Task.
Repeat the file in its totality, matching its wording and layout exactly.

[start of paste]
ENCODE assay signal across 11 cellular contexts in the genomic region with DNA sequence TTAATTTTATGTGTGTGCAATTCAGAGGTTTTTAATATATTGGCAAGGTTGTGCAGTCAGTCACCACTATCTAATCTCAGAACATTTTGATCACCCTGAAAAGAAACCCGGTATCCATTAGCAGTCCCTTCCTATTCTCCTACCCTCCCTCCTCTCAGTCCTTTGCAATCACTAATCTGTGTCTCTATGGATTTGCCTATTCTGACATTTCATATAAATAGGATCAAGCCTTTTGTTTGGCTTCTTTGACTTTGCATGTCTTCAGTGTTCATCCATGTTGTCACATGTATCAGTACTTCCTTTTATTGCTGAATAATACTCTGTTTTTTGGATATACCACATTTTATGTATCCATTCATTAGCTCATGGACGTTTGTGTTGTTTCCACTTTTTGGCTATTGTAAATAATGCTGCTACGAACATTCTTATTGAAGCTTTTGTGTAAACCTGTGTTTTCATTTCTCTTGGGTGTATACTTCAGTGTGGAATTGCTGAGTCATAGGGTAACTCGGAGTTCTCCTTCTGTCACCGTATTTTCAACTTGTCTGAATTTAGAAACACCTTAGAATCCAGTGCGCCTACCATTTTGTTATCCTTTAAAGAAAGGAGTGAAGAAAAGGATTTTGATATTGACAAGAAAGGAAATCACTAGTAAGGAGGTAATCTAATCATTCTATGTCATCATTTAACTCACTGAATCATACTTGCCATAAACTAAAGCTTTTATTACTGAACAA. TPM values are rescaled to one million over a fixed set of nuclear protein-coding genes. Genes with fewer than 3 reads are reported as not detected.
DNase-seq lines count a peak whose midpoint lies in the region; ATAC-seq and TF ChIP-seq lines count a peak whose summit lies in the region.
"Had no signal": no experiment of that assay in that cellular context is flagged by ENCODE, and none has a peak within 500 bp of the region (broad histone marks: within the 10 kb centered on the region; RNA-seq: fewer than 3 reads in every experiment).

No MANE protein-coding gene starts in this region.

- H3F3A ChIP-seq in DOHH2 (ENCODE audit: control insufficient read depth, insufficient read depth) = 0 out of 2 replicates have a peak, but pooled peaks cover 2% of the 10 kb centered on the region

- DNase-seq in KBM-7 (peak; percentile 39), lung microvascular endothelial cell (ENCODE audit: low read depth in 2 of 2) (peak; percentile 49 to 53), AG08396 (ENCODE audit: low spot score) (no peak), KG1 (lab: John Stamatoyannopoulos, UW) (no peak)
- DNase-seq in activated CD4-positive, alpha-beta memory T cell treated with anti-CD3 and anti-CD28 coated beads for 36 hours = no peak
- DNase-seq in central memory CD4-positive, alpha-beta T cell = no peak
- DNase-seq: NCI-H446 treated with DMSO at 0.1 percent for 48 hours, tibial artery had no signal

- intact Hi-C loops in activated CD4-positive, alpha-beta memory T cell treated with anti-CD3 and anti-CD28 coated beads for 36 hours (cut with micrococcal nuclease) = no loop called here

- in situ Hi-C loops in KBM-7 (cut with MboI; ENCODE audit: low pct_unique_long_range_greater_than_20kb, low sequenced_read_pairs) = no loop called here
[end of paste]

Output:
ENCODE assay signal across 11 cellular contexts in the genomic region with DNA sequence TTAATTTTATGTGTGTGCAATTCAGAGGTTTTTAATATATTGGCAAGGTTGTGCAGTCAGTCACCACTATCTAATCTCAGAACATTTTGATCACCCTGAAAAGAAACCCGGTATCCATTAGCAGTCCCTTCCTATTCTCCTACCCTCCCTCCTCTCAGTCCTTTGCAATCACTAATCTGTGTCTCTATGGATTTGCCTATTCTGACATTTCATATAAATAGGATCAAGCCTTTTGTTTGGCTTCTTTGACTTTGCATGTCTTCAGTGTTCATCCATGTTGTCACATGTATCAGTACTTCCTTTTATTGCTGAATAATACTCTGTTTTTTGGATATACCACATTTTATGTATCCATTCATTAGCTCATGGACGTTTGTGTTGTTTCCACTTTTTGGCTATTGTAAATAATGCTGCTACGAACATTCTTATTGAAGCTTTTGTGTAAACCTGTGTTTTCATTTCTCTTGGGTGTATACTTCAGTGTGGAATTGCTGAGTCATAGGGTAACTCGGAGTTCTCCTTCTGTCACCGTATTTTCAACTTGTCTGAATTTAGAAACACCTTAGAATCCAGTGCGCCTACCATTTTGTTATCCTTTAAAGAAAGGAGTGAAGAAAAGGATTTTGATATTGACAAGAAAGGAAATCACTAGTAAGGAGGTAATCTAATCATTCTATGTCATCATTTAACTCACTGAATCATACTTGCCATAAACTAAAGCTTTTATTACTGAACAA. TPM values are rescaled to one million over a fixed set of nuclear protein-coding genes. Genes with fewer than 3 reads are reported as not detected.
DNase-seq lines count a peak whose midpoint lies in the region; ATAC-seq and TF ChIP-seq lines count a peak whose summit lies in the region.
"Had no signal": no experiment of that assay in that cellular context is flagged by ENCODE, and none has a peak within 500 bp of the region (broad histone marks: within the 10 kb centered on the region; RNA-seq: fewer than 3 reads in every experiment).

No MANE protein-coding gene starts in this region.

- H3F3A ChIP-seq in DOHH2 (ENCODE audit: control insufficient read depth, insufficient read depth) = 0 out of 2 replicates have a peak, but pooled peaks cover 2% of the 10 kb centered on the region

- DNase-seq in KBM-7 (peak; percentile 39), lung microvascular endothelial cell (ENCODE audit: low read depth in 2 of 2) (peak; percentile 49 to 53), AG08396 (ENCODE audit: low spot score) (no peak), KG1 (lab: John Stamatoyannopoulos, UW) (no peak)
- DNase-seq in activated CD4-positive, alpha-beta memory T cell treated with anti-CD3 and anti-CD28 coated beads for 36 hours = no peak
- DNase-seq in central memory CD4-positive, alpha-beta T cell = no peak
- DNase-seq: NCI-H446 treated with DMSO at 0.1 percent for 48 hours, tibial artery had no signal

- intact Hi-C loops in activated CD4-positive, alpha-beta memory T cell treated with anti-CD3 and anti-CD28 coated beads for 36 hours (cut with micrococcal nuclease) = no loop called here

- in situ Hi-C loops in KBM-7 (cut with MboI; ENCODE audit: low pct_unique_long_range_greater_than_20kb, low sequenced_read_pairs) = no loop called here